Culture Corner with Mathilda Silverstein

Culture Corner with Mathilda Silverstein

Photo Credits: COURTESY

The Arts Desks’ weekly picks for movies, books, music and television shows.

Movie: “Boy” dir. by Taika Waititi (2010)

With recent box office successes such as “Thor: Ragnarok” and “Jojo Rabbit,” Taika Waititi has become a household name. However, the Kiwi writer and director is not new to the scene. “Boy,” Waititi’s sophomore film, is a poignant coming-of-age dramedy about a young Maori boy (James Rolleston) who goes by the nickname “Boy.” Boy idolizes Michael Jackson and his absent father (Taika Waititi). He has a hard time making friends at school and struggles to navigate his complicated family life, so he uses his vivid imagination to create a more bearable reality for himself and his younger brother, Rocky. The film conjured tears of sorrow and laughter. The North Island coastal scenery is beautiful, the acting is imaginative and the story is both sweet and melancholic. 

Book: “Americanah” by Chimamanda Ngozi Adichie (2013) 

I read this book a few summers ago, but revisited it because of the announcement for the exciting upcoming film adaptation, produced by Lupita Nyong’o, who will also star in the film. “Americanah” tells the story of Ifemelu, a young Nigerian woman who moves to the U.S., gets an Ivy-League education, blogs and falls in and out of love over the course of the story. Adichie’s writing brings the reader in with a stream-of-consciousness style. The emotional imagery is so vivid and moving that in reading the novel, I became nostalgic for Lagos, a place I’ve never visited. It is an excellent story about immigration that shows hardships and romance in a personal and human way. 

Album: “Pang” by Caroline Polachek (2019)

Caroline Polachek’s breakout album “Pang” has a song for every mood. With its Celtic sound and low horn accompaniment, “Insomnia” can be played whether looking wistfully out a window at pastoral landscapes or at your spooky low-fi Halloween party. “So Hot You’re Hurting My Feelings” makes you want to text your ex in the best way possible. “Door” is on my most-listened-to playlist and drives my friends nuts with its melismatic repetition. It is excellent for jamming in the car or studying for midterms.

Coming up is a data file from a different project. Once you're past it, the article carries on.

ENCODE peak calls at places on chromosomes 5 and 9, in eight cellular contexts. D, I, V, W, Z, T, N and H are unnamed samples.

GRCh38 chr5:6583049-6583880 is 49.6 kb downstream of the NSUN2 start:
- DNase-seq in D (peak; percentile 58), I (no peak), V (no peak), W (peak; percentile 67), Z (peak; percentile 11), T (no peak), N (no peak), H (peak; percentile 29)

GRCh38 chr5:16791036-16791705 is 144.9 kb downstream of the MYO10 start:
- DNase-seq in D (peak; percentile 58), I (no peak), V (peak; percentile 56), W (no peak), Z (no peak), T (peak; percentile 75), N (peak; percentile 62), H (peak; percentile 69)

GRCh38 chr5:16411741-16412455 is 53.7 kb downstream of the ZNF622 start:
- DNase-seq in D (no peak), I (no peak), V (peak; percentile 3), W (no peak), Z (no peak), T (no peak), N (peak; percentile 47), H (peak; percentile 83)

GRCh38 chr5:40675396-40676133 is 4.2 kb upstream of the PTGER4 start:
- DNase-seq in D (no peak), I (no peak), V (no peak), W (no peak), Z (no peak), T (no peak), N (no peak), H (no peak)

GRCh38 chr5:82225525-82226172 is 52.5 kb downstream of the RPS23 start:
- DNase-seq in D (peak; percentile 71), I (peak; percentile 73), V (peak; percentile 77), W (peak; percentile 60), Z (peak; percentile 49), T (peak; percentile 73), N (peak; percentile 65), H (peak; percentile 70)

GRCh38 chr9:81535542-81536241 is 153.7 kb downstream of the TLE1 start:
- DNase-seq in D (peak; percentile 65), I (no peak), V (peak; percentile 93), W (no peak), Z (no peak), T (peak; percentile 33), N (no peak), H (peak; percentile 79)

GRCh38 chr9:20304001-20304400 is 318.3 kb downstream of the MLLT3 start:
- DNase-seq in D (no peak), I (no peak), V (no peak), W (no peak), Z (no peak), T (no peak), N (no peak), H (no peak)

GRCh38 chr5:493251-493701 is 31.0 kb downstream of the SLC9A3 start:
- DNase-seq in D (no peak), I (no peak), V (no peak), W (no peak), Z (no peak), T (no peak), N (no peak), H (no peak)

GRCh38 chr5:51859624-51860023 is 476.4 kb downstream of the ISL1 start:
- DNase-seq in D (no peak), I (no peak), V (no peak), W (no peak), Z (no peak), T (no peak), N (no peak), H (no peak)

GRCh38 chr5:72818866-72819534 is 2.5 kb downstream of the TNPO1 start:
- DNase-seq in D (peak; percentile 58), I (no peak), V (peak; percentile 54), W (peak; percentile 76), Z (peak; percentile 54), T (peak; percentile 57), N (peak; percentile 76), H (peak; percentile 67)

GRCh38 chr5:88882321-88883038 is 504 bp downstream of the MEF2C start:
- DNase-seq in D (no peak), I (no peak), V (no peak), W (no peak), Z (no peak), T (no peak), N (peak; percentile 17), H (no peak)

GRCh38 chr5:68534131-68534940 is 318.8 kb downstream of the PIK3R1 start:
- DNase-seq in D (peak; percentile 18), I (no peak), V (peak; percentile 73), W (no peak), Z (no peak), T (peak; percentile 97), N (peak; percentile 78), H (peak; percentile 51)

Honorable mention: And the Anonymous Nobody… by De La Soul (2016)

“And the anonymous nobody…” is De La Soul’s comeback album from 2016 that I recently rediscovered. With skits that deconstruct popular music and iconic features such as David Byrne, 2Chainz and Little Dragon, it is well worth a conscious, sit-down listen.

Television: “Daria” (1997-2001)

Winter Quarter is widely acknowledged as the darkest, coldest and heaviest quarter to bare. Just as one eats comfort foods to get through the season, I watch “Daria” to brighten up the long nights. With its vibrant colors, dark feminist humor and quirky characters, this throwback cartoon soon became my go-to show for zoning out after a tiring day. The title character is a grungy highschooler who makes snarky, monotone commentary on the mundane nature of growing up in suburbia, often interacting with jocks, cheerleaders, overbearing teachers and her preppy sister. Her best friend, Jane, is similarly cynical and checks Daria on her existential monologues. Its five seasons are available to watch on Hulu.  

Written by: Mathilda Silverstein — arts@theaggie.org